There is some debate about whether the bull market — the longest in history — ended during December’s bloodbath, but most Wall Street strategists believe it is still running and can do so for another year as a long as the chugging economy staves off recession.

Strategists count March 9, 2009, as the day the bull began after the S&P 500 set a closing low of 676 (it dipped to an intraday low of 666 on March 6, 2009). Since that fateful day the S&P 500 is up a whopping 313 percent and sits at 2,786 just before the opening bell Wednesday, Feb. 27, 2019, just two-and-a-half weeks shy of the bull’s 10th birthday.

“Age alone doesn’t kill the bull. The conditions are definitely set up for a positive year, especially given last year’s setback,” BTIG Chief Equity and Derivative Strategist Julian Emmanuel said.

December’s tanking of the market was the result of recession fears and worries that the Fed was raising interest rates too quickly after upping it four times in 2018, with projections of at least two hikes on the books for 2019.

Since then, the Fed has pivoted and said it will be more “patient” before raising rates again in order to see how things play out.

On Dec. 26, the S&P cratered 20 percent intraday, bottoming out on Dec. 26 before bouncing nearly 19 percent. Emmanuel says that 20 percent drop was technically a bear market within a bull because it was an intraday decline, and stocks bounced back so quickly.

A 20 percent decline is generally the marker for when a bear begins, but only if it persists and the market actually closes at that level.


Fed was the enemy

“The sell-off created some real value, and the other key thing, probably the most important thing is the Fed went from potentially being our enemy, which was going to raise rates until something broke,” said Ed Keon, chief investment strategist at QMA. Now the Fed is saying it will pause, and has also shown a willingness to end the roll down of its balance sheet, he said.

Stocks have moved higher through the earnings reporting period in January and February, even though earnings expectations for the next quarter are now negative and the year looks flat.

“I still think we’re going to get zero earnings growth this year, and even though the economy is going to slow down this year, but the market can still work its way moderately higher,” said Keon. “What matters is what actually happens as opposed to policy changes or perceptions of trade wars. What’s going to matter is what actually happens with the global economy.”

Keon said the U.S. is slowing but other economies are as well.

“Europe is quite slow. China has slowed down quite a bit. Japan is slow. Everybody is slow. The question is, is this the pause that refreshes? Or is this the beginning of a recession. I don’t think anyone knows what the answer is to that,” he said. “You don’t want to simply disagree with the data that disagrees with your position.”

Economic data has been choppy and getting a read on the economy has been more difficult than usual because of the delay in government data releases, during the 35-day government shutdown. The shutdown is believed to have been a factor behind weaker economic reports and confidence surveys.

Consumer confidence bounced back in February after sliding in January and was better than expected. Emanuel said the improvement was positive and could mean December’s surprisingly sharp drop in retail sales was temporary.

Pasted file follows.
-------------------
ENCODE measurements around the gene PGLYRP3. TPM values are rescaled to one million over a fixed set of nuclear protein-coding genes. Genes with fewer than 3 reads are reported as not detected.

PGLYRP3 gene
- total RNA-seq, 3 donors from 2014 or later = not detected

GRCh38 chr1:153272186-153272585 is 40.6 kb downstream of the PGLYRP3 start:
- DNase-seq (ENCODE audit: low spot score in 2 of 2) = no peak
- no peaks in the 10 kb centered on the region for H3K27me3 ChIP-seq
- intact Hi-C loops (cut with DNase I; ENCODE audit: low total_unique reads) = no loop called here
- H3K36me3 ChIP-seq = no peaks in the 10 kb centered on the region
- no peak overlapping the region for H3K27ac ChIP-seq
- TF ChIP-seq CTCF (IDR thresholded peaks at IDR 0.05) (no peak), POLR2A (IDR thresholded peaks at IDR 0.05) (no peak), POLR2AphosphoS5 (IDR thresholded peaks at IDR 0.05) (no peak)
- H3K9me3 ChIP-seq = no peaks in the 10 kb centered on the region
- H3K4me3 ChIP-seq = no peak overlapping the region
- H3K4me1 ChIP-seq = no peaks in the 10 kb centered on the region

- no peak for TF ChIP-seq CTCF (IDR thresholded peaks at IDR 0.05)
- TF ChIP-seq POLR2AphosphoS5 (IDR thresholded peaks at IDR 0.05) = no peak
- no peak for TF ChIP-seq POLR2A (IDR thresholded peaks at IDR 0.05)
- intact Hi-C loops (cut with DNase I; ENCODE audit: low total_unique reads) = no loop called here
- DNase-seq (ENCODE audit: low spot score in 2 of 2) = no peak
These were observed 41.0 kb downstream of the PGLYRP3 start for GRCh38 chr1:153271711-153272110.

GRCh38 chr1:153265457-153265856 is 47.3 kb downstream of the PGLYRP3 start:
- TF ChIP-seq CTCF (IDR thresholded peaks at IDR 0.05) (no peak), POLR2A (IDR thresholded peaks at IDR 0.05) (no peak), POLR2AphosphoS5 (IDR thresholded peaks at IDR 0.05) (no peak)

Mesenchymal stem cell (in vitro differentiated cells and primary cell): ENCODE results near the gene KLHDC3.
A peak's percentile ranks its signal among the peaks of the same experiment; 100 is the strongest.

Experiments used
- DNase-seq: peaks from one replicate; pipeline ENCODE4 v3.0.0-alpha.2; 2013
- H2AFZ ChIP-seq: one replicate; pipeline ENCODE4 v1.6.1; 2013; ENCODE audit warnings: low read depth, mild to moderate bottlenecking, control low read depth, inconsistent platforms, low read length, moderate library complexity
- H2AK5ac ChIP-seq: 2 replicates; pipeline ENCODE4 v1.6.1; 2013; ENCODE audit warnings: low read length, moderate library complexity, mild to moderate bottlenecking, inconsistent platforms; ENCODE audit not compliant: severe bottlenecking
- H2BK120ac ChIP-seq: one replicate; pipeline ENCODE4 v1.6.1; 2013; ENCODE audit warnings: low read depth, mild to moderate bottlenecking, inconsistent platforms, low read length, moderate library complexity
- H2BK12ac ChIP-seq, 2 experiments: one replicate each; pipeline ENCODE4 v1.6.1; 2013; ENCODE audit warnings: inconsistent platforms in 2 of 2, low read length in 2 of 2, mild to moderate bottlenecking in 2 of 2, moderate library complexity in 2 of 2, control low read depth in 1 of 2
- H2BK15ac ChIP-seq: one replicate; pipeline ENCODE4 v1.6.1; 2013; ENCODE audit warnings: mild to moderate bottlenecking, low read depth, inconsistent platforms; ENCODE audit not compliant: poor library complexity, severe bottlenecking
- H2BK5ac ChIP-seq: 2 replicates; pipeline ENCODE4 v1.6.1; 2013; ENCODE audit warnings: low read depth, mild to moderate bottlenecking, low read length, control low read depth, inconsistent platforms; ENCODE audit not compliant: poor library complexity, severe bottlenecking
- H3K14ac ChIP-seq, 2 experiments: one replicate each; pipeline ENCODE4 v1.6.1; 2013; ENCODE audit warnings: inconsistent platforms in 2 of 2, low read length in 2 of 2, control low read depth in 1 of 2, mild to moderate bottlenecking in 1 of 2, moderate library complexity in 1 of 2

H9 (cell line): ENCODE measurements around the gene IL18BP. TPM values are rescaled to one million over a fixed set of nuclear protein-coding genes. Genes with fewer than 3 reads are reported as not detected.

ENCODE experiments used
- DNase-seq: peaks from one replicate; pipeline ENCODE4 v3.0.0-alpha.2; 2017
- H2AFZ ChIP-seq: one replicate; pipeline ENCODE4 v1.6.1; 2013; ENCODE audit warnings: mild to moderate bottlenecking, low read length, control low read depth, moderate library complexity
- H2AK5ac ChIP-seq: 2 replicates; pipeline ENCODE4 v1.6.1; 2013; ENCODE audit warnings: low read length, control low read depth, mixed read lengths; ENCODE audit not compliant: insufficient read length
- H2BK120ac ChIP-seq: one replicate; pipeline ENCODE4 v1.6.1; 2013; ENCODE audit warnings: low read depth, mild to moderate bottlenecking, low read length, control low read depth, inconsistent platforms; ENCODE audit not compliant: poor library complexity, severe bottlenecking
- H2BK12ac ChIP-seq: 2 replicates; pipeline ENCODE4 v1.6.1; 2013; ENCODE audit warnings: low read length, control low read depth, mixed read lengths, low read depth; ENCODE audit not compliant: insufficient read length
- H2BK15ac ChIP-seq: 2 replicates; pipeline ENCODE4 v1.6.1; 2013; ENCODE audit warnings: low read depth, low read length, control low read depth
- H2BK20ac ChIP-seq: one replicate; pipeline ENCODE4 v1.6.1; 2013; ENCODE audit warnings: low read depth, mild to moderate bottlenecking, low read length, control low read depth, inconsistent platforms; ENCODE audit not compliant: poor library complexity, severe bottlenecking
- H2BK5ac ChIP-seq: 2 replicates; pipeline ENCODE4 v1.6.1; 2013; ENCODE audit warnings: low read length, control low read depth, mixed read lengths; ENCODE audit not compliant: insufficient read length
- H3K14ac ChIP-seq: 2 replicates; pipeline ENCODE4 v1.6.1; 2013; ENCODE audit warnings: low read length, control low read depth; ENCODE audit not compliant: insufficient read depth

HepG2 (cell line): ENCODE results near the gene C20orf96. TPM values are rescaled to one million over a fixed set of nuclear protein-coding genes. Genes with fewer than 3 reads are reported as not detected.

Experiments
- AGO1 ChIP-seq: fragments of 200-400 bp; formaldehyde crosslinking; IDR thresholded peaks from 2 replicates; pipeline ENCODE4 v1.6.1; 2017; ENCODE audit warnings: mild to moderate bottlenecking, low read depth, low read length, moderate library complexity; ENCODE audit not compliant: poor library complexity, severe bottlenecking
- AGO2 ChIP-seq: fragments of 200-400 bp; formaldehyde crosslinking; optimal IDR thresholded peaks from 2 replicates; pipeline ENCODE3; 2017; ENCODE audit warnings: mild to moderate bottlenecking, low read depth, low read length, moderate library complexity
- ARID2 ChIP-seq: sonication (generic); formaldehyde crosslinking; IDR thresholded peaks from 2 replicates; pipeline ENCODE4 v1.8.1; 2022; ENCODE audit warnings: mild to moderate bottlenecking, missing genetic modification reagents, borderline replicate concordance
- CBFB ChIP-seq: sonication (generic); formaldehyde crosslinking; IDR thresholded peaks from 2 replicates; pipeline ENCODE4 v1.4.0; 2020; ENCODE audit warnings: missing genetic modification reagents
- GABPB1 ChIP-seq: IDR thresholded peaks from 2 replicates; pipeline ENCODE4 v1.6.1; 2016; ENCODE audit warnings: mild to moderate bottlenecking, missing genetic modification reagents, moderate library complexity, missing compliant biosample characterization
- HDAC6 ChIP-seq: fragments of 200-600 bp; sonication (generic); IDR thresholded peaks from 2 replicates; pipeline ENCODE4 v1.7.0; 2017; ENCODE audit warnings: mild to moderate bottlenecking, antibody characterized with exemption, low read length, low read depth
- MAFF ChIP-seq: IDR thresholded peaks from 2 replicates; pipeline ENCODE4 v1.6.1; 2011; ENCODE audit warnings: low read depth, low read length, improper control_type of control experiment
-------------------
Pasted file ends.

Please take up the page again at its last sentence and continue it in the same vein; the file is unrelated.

Some analysts say business sentiment was also hurt by the government shutdown and the trade wars.

“I think there is the prospect of some agreement with the Chinese on trade that could end up causing analysts to reverse course and start picking up their earnings estimates for full year 2019, which would make people less worried about an earnings recession and would indicate P/E ratios are a lot more attractive than anticipated,” said Sam Stovall, CFRA chief market analyst.

Trade deal

Emanuel said the signs of progress on the trade talks has been helping risk assets.

“There’s going to be a deal. There’s going to be a promise of further talks. It’s going to keep going. It’s going to stabilize things as well. You’re seeing it in the Chinese equity market. You’re seeing it in the Chinese currency market. The psychological damage in the fourth quarter was significant enough that people couldn’t get their head around getting reinvested this early in the year but the Fed is greenlighting that stand, as is Chinese stimulus and the prospects of a trade deal,” he said.

He said all of the markets are moving on the prospect of a deal except for the fixed income market. Yields, which move opposite rice, have been lower, a sign of concern about the economy and a response to the Fed’s low rates. Treasury yields could also be moving lower with European bonds.

“They’re not discounting it in the fixed income market and we’re keeping an eye on that,” he said.

Stovall said the bull market’s run, even if you just took it to its last high in September, is way longer than any other bull market.

“As of today, this bull market is 3,641 calendar days long,” he said on Tuesday. “The next longest was the one that ended in 2000 after 3,452 days.”

Emanuel said the older bull market is inherently more risky, and investors remain underinvested after selling out positions at the end of last year.

“If you look at the fourth quarter of 2018, it was mass liquidation. You basically sold everything You covered shorts and got positions down to almost nothing. You’ve seen the number of people that are neutral on the market rise over the course of this year so far. It tells you they’re underinvested. They’re skeptical,” he said.

That could be a positive for the market.